Artes Mundi Prize 5
Teresa Margolles was awarded the Artes Mundi 5 Prize in 200X.
Since graduating with a diploma in forensic medicine in the late 1990s, Margolles has examined the economy of death, whereby the morgue and dissecting room bear witness to social unrest. With particular focus on the collective turmoil of the northern Mexican social experience where drug-related organised crime has resulted in widespread violence and murders, anonymous traces of past lives, burial and memory are drawn together.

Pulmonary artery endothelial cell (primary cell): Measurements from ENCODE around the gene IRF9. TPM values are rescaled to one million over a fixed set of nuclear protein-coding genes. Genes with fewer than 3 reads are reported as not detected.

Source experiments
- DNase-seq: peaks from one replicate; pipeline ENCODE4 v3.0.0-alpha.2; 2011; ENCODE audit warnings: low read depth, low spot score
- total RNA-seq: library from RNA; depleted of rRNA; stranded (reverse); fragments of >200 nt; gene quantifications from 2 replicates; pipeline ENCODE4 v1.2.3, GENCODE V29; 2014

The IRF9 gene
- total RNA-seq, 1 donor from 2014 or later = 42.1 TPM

For Margolles, sculptural installations and performance bring the physical reality and materiality of death to the fore. Typically activating the blind spots of our imagination, Margolles collapses the distinction between art and reality, as in her work for the Venice Biennale in 2009 where the floor of the exhibition space was mopped continuously with water containing blood from a morgue in Mexico. By means of such artistic interventions, Margolles brings attention uncharacteristically close to our understanding and relationship with death.